Published on Nov. 1, 1999 in Mol Cell Biol volume 19.
PubMed ID: 10523634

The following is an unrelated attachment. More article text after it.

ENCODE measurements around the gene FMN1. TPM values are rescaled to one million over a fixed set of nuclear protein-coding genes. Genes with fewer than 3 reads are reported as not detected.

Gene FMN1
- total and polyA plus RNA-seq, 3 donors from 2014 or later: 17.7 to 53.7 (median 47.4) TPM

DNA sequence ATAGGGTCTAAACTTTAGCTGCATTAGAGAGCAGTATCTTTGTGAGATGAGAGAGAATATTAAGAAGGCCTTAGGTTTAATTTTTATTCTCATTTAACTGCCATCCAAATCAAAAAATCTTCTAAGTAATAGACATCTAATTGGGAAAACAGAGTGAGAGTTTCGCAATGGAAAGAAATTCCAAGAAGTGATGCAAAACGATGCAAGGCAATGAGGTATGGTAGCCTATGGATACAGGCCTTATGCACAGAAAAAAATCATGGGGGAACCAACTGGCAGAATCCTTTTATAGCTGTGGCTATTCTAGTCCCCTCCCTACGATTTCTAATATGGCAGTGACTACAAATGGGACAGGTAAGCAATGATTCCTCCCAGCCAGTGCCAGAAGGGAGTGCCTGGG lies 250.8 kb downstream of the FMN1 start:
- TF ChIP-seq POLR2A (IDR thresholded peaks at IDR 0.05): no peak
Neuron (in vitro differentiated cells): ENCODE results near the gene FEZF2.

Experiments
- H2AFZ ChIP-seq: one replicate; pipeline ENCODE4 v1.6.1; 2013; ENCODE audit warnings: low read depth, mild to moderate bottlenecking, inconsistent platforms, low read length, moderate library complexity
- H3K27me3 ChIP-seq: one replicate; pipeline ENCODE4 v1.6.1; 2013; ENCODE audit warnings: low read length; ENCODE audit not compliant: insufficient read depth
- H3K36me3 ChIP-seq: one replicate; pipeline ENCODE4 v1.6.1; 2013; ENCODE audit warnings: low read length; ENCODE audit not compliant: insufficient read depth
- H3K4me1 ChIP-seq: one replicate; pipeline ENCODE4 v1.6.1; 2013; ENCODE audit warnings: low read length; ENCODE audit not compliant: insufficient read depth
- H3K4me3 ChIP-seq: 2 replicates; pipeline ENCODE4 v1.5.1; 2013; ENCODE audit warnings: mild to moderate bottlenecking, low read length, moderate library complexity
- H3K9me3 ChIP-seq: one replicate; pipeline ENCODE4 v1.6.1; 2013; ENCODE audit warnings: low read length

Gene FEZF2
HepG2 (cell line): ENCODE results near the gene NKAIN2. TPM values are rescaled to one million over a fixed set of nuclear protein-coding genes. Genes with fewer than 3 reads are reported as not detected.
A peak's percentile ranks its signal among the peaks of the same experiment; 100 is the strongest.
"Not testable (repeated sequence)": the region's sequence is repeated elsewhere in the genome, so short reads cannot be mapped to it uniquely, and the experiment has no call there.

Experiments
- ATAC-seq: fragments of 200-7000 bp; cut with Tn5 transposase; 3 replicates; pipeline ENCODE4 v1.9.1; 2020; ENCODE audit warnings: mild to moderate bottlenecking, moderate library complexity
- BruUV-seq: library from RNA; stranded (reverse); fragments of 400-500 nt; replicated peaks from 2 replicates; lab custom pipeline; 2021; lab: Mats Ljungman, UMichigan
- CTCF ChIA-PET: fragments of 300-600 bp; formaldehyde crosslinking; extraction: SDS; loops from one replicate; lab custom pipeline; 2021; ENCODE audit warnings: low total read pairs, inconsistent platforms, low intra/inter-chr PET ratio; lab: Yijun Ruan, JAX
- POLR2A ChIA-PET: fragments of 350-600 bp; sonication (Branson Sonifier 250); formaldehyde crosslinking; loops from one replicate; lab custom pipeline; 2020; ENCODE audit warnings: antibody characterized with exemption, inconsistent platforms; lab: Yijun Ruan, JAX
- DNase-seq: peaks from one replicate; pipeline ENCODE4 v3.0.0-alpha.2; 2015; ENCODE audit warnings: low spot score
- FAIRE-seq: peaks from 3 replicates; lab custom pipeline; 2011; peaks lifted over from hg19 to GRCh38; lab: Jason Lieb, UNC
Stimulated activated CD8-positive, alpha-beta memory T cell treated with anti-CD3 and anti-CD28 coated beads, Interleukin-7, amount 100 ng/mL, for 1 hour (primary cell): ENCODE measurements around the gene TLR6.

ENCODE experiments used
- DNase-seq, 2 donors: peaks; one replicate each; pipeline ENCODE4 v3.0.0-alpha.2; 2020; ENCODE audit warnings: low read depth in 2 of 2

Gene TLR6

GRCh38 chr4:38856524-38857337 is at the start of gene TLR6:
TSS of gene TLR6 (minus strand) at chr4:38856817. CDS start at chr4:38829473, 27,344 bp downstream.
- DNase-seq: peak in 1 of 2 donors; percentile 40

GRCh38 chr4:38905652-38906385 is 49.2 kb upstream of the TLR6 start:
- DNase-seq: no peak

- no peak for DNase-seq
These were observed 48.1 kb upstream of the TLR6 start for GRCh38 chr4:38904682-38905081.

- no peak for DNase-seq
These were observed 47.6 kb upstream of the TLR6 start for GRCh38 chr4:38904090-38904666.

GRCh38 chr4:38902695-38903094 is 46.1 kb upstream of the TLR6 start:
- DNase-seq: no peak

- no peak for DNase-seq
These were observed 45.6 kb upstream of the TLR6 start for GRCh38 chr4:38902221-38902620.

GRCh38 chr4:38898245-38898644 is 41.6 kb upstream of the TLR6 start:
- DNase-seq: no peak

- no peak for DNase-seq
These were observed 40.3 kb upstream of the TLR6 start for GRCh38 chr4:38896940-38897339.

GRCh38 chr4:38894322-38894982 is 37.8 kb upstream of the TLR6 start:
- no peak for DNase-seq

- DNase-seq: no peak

In budding yeast (Saccharomyces cerevisiae), the majority of box H/ACA small nucleolar RNPs (snoRNPs) have been shown to direct site-specific pseudouridylation of rRNA. Among the known protein components of H/ACA snoRNPs, the essential nucleolar protein Cbf5p is the most likely pseudouridine (Psi) synthase. Cbf5p has considerable sequence similarity to Escherichia coli TruBp, a known Psi synthase, and shares the "KP" and "XLD" conserved sequence motifs found in the catalytic domains of three distinct families of known and putative Psi synthases. To gain additional evidence on the role of Cbf5p in rRNA biosynthesis, we have used in vitro mutagenesis techniques to introduce various alanine substitutions into the putative Psi synthase domain of Cbf5p. Yeast strains expressing these mutated cbf5 genes in a cbf5Delta null background are viable at 25 degrees C but display pronounced cold- and heat-sensitive growth phenotypes. Most of the mutants contain reduced levels of Psi in rRNA at extreme temperatures. Substitution of alanine for an aspartic acid residue in the conserved XLD motif of Cbf5p (mutant cbf5D95A) abolishes in vivo pseudouridylation of rRNA. Some of the mutants are temperature sensitive both for growth and for formation of Psi in the rRNA. In most cases, the impaired growth phenotypes are not relieved by transcription of the rRNA from a polymerase II-driven promoter, indicating the absence of polymerase I-related transcriptional defects. There is little or no abnormal accumulation of pre-rRNAs in these mutants, although preferential inhibition of 18S rRNA synthesis is seen in mutant cbf5D95A, which lacks Psi in rRNA. A subset of mutations in the Psi synthase domain impairs association of the altered Cbf5p proteins with selected box H/ACA snoRNAs, suggesting that the functional catalytic domain is essential for that interaction. Our results provide additional evidence that Cbf5p is the Psi synthase component of box H/ACA snoRNPs and suggest that the pseudouridylation of rRNA, although not absolutely required for cell survival, is essential for the formation of fully functional ribosomes.